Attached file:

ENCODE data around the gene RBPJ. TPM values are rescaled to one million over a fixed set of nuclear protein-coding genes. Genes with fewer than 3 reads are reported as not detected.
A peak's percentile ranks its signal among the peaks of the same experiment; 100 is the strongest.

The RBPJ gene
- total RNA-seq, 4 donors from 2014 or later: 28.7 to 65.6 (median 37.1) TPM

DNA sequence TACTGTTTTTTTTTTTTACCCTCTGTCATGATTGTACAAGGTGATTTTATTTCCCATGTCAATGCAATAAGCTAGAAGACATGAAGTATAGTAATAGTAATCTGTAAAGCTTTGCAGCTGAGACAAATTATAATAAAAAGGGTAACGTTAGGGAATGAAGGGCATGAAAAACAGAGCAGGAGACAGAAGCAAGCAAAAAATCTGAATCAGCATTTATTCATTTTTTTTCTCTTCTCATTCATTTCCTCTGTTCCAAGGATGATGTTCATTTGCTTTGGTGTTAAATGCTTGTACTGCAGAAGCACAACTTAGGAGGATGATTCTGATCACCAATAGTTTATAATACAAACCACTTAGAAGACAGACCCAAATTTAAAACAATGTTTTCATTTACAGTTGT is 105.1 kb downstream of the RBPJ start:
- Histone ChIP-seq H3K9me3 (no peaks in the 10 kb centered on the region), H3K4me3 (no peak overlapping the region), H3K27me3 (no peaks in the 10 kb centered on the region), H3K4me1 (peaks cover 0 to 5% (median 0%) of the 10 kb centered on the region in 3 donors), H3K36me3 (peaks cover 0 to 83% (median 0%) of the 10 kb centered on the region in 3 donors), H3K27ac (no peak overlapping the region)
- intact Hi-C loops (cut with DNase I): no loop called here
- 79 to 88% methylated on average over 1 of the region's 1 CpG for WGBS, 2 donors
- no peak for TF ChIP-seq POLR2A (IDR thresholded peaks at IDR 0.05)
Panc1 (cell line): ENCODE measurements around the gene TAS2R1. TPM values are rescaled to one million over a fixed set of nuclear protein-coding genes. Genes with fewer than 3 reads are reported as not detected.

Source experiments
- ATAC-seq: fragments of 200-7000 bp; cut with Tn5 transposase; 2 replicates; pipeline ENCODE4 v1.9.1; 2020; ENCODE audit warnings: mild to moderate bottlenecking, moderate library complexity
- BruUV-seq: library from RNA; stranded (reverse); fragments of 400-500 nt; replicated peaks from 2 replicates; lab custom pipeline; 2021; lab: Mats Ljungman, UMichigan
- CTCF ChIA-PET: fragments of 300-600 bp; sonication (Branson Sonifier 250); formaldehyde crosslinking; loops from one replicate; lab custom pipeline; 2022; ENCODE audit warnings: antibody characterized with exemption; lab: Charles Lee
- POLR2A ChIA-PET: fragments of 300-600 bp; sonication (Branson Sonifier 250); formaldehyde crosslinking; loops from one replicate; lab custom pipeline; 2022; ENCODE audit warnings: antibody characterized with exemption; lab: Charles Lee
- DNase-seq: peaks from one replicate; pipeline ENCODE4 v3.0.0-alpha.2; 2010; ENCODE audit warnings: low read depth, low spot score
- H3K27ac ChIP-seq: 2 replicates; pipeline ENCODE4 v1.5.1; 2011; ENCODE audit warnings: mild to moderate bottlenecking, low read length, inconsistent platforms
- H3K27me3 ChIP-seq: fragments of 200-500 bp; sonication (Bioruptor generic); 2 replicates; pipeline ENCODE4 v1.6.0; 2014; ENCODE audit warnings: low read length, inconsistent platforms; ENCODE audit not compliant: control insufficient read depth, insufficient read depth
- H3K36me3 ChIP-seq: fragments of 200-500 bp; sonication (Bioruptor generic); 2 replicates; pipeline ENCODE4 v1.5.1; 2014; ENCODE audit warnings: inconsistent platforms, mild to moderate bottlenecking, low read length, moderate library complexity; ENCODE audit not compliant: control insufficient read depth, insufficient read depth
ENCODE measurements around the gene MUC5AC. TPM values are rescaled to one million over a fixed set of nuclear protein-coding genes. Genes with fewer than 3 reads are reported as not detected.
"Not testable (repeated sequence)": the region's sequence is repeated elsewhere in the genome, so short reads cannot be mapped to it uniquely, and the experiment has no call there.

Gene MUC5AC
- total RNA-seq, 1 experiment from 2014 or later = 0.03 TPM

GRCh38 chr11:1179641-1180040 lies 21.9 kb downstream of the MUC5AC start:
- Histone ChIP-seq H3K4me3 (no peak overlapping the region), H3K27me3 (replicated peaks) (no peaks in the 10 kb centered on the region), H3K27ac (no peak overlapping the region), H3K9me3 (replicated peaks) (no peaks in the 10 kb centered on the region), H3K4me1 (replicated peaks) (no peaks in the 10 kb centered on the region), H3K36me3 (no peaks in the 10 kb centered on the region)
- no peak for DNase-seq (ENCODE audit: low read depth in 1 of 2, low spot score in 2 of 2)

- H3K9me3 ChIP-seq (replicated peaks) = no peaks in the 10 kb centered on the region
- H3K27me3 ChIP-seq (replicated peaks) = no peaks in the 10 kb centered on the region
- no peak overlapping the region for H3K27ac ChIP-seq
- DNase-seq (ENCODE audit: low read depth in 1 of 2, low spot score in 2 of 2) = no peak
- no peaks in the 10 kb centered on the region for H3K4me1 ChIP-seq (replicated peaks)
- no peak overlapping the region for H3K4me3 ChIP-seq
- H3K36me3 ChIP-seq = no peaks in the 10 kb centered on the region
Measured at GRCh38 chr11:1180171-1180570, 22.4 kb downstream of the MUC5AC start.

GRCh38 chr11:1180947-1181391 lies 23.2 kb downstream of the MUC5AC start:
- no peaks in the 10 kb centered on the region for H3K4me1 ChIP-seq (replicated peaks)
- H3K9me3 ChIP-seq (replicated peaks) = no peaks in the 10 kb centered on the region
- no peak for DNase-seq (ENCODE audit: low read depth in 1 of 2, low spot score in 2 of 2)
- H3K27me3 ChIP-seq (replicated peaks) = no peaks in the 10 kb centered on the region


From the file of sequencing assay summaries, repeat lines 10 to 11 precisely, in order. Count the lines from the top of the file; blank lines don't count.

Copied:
Panc1 (cell line): ENCODE measurements around the gene TAS2R1. TPM values are rescaled to one million over a fixed set of nuclear protein-coding genes. Genes with fewer than 3 reads are reported as not detected.

Source experiments